Two prophylactic HPV vaccines are registered and marketed in the Philippines that prevent against HPV types 6, 11, 16 and 18 (Gardasil) and against types 16 and 18 (Cervarix).
To determine the acceptability of HPV vaccines in the Philippines, a focused group discussion and exploratory survey was initiated with 195 women with daughters 12-15 years recruited from the Philippine General Hospital Obstetrics-Gynecology charity clinics regarding their knowledge and attitude towards HPV vaccination.11 Only 14.4% of those surveyed had heard of HPV with television being the main source of information and doctors being the second. Approximately 56.4% of the women identified HPV as an STI and only 31.8% associated it to the development of cervical cancer. The HPV vaccine was acceptable to 75.4% of women because it would prevent illness, and of these more than half (55%) thought it should be given prior to sexual activity, while 27% thought it should be administered between 12-15 years of age. Many thought that men should also receive the vaccine to prevent them from infecting their partners.11
Acceptability of the vaccine was higher when respondents were recruited from the Philippine General Hospital general wards. In ten mothers aged 21-43 years, nine mothers would allow their children to receive the HPV vaccine even if only one out of ten knew about it. Likewise, in ten pediatric patients aged 10-19 years, seven would like to receive the vaccine. For those non-acceptors, the reasons cited were young age, painful injection and sexual inexperience.11
Another concern against HPV vaccination is the issue that it could promote or encourage unsafe sexual behavior among adolescents. However the predominant reason for non-acceptance of the vaccine is its high cost.11
The Philippine DOH has not formulated a policy on HPV vaccination, perhaps stemming from the most controversial concern that such formal policy could have a negative impact on sexual behavior of the youth. However, it may be worthwhile to consider the impressions from the Report Card-HIV Prevention for Girls and Young Women (the Philippines) as a framework for a prospective Philippine HPV Vaccination Program: 1) minimum legal age at marriage is 18 years; 2) sex work is illegal but tolerated and common in many areas; 3) there is no budget allocation for sexual and reproductive health services, and where such services exist, they tend to be based on marital status that on age-married youths are regarded as adults for whom services are "acceptable", with discrimination against those who are not married; 4) STI treatment is not free, neither is voluntary counseling and testing; and available data suggest that fewer women access STI testing compared to men.12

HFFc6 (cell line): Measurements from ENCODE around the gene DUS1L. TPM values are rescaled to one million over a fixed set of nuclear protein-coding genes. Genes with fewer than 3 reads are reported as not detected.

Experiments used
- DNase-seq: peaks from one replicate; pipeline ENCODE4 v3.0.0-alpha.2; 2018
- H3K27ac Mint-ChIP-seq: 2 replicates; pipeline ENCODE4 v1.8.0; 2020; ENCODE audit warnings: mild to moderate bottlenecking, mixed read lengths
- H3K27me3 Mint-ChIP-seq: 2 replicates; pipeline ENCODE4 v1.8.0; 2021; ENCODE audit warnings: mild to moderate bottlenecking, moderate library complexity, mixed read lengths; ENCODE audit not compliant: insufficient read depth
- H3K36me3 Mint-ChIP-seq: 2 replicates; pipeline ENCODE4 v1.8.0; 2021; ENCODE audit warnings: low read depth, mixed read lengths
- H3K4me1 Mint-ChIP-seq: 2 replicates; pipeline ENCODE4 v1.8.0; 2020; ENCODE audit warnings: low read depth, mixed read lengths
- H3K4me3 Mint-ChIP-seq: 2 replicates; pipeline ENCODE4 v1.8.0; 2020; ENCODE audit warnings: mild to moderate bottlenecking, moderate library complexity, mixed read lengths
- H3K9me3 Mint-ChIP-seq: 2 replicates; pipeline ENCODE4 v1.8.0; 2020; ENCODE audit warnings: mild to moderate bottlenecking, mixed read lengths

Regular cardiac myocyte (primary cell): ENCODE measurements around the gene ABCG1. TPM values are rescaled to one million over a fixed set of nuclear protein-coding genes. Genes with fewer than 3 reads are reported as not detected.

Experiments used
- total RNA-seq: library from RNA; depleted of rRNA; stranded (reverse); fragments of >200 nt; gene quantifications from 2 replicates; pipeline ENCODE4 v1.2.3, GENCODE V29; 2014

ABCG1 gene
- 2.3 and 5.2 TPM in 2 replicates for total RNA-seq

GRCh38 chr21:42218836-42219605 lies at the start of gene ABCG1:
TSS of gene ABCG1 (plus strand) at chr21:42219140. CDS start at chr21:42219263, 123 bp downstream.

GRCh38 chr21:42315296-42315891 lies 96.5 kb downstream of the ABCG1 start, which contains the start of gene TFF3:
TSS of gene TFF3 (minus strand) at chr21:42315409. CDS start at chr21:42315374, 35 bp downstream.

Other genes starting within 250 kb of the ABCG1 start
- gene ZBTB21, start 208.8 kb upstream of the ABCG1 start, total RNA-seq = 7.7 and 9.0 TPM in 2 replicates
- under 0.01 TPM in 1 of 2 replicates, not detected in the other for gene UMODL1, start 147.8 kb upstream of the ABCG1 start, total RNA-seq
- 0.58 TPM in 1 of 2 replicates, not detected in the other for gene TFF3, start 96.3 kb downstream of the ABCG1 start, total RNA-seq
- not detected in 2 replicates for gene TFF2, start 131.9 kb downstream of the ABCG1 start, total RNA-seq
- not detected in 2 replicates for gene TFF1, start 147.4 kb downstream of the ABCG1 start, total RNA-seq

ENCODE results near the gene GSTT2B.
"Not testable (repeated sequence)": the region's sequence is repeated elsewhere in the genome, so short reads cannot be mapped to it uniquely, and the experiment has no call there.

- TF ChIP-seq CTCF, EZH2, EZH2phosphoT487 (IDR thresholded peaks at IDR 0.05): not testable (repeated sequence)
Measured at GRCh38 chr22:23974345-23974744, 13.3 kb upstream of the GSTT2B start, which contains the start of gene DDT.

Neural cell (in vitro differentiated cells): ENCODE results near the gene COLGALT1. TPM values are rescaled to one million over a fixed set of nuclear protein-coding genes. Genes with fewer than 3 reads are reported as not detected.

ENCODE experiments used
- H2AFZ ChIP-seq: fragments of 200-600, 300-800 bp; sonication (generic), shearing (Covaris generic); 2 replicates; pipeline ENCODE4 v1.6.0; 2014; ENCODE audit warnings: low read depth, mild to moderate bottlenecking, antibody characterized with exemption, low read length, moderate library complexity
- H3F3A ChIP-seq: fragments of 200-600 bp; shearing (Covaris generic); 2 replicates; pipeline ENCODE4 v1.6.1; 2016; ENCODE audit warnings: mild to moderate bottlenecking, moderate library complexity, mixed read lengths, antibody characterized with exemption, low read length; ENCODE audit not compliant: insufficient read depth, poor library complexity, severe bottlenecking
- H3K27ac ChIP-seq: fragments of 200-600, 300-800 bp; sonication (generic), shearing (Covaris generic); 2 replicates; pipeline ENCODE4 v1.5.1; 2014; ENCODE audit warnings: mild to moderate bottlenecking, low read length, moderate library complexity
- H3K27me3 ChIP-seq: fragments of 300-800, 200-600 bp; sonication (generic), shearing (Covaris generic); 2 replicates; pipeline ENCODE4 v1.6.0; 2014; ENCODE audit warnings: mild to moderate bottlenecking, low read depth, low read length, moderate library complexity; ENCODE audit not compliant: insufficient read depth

More young people engage in sex at an earlier and often without contraception. These issues call for a comprehensive evidence-based sexual and reproductive health program that takes into consideration the needs of the youth. It should have a clear guideline, which is national in scope that will provide young people with access to health services. Commitment to women's health should incorporate HPV vaccination into the educational curriculum with learning modules to adequately train teachers. The success of HPV prevention for girls and young women will depend on the political will of the government, as well as the support from relevant inter-governmental and non-government organizations (NGOs), and donors.
The current DOH Cervical Screening Program includes Pap smear, VIA, colposcopy and tissue biopsy in women aged 25-55 years. If HPV vaccination is integrated into this program, the target population should be extended to include girls and women aged 11-24 years, and those who have not been vaccinated or have not completed the full course. A national registration system that is linked to a population-based tumor registry could also be implemented to identify a cohort of vaccinated women who can be followed up and compared to unvaccinated cervical cancer cases identified from the tumor registry.
Introduction of an HPV vaccination program can be done in phases across different regions of the archipelago through demonstration research projects. Once the program is operational, evaluation of its short and long-term effects can be done, specifically to evaluate: 1) the knowledge, attitudes, practices and acceptability of vaccination of the target female population and health providers before, during and after implementation to capture behavioral changes and caveats to improve the program and to assess the effectiveness of regular information, education and communications campaigns; 2) the technical issues on vaccine use in the field-vaccine storage, handling, and distribution as well as a nationwide registry; 3) compliance with the three dose vaccine regimen; 4) the health economic impact of vaccination with regard to efficacy and long term safety, and to include the use of new vaccines; 5) the effects on sexual-reproductive health demographics of Filipino adolescents; 6) the effects of cervical screening, although the recommendation for screening has not changed for women who have been vaccinated; and 7) the impact of HPV vaccination on the incidence of cervical cancer. Evaluation of the HPV vaccination program should be spearheaded by the government with collaborative support from local agencies and international research organizations.
The DOH has not received a proposal for the inclusion of HPV vaccination in its relevant public health programs such as the Expanded Program for Immunization, Women's Health and Safe Motherhood Program and Cancer Control Program. School-based programs may be the best way to reach the target youth. In this regard, the Department of Education, Culture and Sports (DepEd) may be involved in the HPV vaccination campaign. DepEd's Population Education Program includes a curriculum on responsible sexual behavior and reproductive health care commencing at the 5th grade elementary school level and up to college. To cover the out-of-school youths that comprise 15% of the 7-24 year age group, community-based programs should be the most appropriate approach.